Most of the pioneers who came to Terrebonne migrated from the Mississippi River, down Bayou Lafourche to Bayou Terrebonne. There was an influx of the French from New Orleans to the bayou country after the Spanish domination in 1762. The district Spanish commandant granted concessions of title to not more than 630 acres of land to each newcomer to the bayou lands. While many Frenchmen came into the area prior to this, there are recorded claims by Anglo-Saxons and Spanish as well.

Other pioneers into the area in 1760 were the exiled French colonists known as Acadians from Nova Scotia, who roamed the world for 10 years in search of a home before they settled on the banks of the bayous in Terrebonne Parish. They chose this area because of its isolated geographic location, a minimum of government control, fertile land and an abundance of fish and wildlife. These people lived in seclusion for generations and continued their family traditions of living off the land. Today they celebrate their heritage and joy of life through their festivals and church fairs.

In 1848, Houma was incorporated as a city by an act of legislature. By this time, industry in Houma consisted largely of farming plantations, seafood, fur trading and logging industries. The cultivation of sugar cane was the principal agricultural industry in the parish. The first plantation was established in 1828. By 1851, Terrebonne had 110 plantations with 80 sugar houses. Southdown Plantation was founded in 1858 by the Minor family. Stephen Minor was the Secretary to the Spanish Governor Gayoso. Today, the home serves as the parish museum. The sugar mill itself was sold in 1979, dismantled and shipped to Guatemala where it was reassembled and is still in use today.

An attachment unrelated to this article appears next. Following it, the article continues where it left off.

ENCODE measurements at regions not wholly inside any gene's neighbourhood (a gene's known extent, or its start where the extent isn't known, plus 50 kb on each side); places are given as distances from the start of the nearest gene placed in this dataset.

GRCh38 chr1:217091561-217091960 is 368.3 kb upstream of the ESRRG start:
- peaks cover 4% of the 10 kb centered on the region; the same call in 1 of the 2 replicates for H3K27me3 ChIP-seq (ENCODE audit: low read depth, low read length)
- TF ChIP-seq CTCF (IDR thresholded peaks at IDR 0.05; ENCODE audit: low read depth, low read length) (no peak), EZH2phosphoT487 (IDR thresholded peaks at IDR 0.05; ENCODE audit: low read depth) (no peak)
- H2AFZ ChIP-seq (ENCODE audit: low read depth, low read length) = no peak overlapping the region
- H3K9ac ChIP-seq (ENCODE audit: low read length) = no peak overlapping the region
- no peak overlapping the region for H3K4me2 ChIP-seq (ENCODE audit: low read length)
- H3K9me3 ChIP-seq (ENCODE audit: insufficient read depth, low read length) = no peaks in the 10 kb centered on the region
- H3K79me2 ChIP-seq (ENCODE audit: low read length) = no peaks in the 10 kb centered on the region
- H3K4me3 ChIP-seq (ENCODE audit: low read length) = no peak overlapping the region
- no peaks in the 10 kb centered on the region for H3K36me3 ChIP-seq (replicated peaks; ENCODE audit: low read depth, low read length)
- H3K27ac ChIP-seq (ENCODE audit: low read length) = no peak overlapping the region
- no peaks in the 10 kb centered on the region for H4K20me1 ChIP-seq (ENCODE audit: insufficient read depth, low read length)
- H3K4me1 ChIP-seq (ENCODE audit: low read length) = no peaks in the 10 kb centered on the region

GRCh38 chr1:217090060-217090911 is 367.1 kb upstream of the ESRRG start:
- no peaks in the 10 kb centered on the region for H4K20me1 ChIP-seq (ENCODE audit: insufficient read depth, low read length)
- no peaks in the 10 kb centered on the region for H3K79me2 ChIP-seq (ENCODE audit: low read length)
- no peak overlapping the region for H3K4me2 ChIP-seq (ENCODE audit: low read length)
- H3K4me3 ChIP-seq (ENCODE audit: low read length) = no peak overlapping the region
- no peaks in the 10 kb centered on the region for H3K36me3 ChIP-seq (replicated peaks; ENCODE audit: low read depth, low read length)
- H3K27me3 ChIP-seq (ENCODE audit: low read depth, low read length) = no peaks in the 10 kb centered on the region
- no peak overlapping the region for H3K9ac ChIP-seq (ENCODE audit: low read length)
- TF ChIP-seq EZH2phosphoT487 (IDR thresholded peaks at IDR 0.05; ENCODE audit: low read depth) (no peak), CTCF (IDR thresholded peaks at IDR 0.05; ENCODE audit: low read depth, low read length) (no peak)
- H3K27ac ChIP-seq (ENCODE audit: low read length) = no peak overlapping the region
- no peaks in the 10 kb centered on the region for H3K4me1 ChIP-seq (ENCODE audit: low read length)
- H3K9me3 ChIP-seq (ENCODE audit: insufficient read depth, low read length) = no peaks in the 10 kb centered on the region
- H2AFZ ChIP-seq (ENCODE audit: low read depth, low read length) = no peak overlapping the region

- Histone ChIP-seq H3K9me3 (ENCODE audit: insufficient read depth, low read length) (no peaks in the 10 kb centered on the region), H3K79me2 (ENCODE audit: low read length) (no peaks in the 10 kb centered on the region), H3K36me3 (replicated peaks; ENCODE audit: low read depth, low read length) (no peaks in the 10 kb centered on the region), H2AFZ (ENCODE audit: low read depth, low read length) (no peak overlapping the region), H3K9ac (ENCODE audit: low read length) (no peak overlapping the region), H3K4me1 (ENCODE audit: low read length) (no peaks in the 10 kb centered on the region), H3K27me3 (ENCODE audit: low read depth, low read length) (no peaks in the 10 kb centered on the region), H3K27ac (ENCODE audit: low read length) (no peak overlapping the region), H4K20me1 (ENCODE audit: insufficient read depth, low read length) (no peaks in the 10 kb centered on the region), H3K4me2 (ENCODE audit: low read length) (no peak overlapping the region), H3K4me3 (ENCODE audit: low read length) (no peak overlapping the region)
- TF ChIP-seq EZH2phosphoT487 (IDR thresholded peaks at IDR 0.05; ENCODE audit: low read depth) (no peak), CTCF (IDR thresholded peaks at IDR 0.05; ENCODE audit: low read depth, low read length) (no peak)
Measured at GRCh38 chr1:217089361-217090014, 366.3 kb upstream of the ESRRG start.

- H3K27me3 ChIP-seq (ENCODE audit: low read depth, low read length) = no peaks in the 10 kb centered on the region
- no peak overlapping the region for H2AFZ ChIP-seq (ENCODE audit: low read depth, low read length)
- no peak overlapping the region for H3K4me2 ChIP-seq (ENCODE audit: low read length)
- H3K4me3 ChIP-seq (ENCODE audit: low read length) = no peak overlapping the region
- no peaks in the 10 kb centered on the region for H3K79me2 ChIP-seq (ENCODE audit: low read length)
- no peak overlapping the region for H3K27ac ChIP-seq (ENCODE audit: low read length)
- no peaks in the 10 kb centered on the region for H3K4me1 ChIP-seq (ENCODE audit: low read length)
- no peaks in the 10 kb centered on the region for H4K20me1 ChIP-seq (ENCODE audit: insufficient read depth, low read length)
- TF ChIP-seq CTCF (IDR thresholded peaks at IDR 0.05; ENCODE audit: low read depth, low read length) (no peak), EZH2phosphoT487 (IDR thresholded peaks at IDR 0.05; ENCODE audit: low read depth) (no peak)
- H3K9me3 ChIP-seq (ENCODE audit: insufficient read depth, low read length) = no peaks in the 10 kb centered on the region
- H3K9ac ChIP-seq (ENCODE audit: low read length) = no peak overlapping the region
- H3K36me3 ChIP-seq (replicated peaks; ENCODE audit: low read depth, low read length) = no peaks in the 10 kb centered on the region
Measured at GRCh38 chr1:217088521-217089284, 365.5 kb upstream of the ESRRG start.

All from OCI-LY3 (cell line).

Canals were dug between the bayous to decrease travel time within the parish and make trade more efficient. In 1872, a railroad that linked Schriever to Houma became instrumental in increasing trade and travel within and outside the parish. These canals were later abandoned with the construction of the Intracoastal Waterway in 1923. The Intracoastal was later extended in to Lafourche Parish and to Bayou Lafourche which further increased Houma's importance as a portal city.

During World War II, the centrality of Houma along the Gulf Coast made it an ideal area to establish a Lighter Than Air Blimp Naval Station, which was in operation form May, 1943 to September, 1944. The Navy base, which used blimps squadrons to scan the coastline for enemy vessels, was one of only two blimp stations operating on the Gulf Coast.